So a guy asks if he could pay on the spot. Nope. People were laughing at the United’s cluelessness, but it wasn’t very friendly laughter.

When the drink cart came by I bought myself $5 worth of stress relief and asked the flight attendant (politely) why she could sell me a drink but not a seat. She looked at me like I had two heads and said they are in no way set up to take reservations, you have to do that with a service representative.

I started to say I didn’t want a reservation, I wanted to hand her $30 and move up one freaking row, but it felt like I was on the phone with Bangalore and couldn’t get a supervisor, so I just shut up and drank.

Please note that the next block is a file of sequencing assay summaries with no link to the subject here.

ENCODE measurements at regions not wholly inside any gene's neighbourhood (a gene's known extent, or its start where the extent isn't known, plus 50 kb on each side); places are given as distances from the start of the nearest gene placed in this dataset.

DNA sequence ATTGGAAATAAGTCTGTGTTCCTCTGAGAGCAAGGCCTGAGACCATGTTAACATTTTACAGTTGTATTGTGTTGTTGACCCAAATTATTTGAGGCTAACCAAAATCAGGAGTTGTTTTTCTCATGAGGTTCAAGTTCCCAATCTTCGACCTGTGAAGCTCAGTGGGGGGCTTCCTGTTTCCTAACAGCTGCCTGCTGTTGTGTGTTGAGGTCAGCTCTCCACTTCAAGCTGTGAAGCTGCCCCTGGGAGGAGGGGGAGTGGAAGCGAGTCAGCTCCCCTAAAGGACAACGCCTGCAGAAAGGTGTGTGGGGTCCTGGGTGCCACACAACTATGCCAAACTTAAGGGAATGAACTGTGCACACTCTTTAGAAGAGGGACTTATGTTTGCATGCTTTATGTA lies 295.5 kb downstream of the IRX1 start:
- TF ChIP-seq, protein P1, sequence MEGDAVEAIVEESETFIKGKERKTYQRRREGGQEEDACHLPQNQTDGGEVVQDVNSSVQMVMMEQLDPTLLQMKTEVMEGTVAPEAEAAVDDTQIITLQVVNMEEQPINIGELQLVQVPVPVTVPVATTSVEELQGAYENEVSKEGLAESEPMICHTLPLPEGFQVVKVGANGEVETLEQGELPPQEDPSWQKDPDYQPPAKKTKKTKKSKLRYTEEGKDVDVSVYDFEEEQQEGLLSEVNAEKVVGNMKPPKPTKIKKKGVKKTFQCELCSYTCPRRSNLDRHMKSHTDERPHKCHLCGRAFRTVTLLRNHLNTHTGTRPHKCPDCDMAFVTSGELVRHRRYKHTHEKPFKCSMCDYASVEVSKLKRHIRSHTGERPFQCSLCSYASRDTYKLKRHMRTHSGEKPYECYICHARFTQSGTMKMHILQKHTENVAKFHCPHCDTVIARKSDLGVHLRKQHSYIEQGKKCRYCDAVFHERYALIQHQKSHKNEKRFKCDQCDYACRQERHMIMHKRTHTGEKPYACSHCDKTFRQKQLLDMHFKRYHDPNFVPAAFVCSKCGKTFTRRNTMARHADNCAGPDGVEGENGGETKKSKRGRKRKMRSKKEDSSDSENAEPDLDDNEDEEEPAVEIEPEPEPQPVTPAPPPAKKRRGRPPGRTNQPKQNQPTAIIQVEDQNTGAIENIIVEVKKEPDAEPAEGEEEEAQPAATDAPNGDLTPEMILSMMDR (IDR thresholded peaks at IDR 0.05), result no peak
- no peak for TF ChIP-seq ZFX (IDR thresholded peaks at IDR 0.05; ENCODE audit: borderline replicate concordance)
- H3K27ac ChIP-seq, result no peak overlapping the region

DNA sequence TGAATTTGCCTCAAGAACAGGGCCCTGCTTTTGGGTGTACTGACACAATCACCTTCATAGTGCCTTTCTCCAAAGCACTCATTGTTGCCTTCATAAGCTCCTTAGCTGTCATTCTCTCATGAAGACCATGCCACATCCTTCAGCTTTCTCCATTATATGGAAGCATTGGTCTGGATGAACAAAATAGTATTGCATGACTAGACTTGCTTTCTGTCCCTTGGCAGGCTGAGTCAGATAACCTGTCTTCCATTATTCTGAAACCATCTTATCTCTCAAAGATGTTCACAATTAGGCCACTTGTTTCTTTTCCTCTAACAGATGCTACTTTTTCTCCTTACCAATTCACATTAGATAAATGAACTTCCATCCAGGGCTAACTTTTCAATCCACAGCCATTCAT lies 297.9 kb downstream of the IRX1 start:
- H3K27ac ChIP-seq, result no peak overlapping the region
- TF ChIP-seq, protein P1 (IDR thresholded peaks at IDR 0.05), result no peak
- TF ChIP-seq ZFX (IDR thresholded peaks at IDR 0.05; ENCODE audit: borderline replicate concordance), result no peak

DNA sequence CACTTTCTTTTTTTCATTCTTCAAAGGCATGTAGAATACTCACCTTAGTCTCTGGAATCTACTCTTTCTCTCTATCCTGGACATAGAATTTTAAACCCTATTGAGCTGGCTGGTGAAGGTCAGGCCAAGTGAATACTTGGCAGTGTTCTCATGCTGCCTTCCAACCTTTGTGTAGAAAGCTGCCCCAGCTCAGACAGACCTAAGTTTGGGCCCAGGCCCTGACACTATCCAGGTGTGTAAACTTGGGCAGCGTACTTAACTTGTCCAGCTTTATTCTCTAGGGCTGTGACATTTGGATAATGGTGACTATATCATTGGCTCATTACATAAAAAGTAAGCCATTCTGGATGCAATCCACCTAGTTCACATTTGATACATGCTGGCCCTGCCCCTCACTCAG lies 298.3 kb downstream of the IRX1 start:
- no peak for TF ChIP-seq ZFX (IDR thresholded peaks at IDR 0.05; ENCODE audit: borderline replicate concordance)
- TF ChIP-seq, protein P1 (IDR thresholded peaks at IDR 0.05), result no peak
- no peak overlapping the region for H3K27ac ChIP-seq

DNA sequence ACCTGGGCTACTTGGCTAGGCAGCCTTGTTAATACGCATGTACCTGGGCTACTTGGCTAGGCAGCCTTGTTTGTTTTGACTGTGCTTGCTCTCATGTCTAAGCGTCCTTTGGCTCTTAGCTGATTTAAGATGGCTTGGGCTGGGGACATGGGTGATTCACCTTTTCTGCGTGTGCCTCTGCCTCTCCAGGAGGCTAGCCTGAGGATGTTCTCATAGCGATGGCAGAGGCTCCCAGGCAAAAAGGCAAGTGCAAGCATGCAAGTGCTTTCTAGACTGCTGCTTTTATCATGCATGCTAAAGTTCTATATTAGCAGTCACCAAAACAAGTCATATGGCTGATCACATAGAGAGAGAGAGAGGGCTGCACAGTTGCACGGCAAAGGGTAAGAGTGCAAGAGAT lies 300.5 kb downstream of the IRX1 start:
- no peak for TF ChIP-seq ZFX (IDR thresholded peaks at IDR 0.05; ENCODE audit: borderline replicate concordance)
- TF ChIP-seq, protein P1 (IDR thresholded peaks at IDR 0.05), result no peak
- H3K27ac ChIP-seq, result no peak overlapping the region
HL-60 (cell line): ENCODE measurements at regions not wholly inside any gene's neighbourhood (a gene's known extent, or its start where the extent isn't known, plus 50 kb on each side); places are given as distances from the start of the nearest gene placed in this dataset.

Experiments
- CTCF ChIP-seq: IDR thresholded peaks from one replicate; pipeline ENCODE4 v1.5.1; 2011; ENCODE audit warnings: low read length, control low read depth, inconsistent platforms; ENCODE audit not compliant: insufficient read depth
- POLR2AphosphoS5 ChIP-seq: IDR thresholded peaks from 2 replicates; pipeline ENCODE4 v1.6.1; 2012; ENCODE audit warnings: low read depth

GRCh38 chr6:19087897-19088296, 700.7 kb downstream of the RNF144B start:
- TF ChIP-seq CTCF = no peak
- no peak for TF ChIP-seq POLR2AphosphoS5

To recap: They don’t know how to allocate their seating categories, they aren’t going to let people spread out across a half-empty plane as a courtesy, and they turn down the chance to upsell on the spot, even though they do commerce in the aisles all the time.

What a stupid industry.

They’re so stupid they think their business strategy is to imprison passengers. They’re so stupid they don’t know how to take passengers’ money. They’re so stupid they don’t realize — or apparently care — how stupid they are. Too bad the all-powerful internet couldn’t give us all wings.

Bad news for London fliers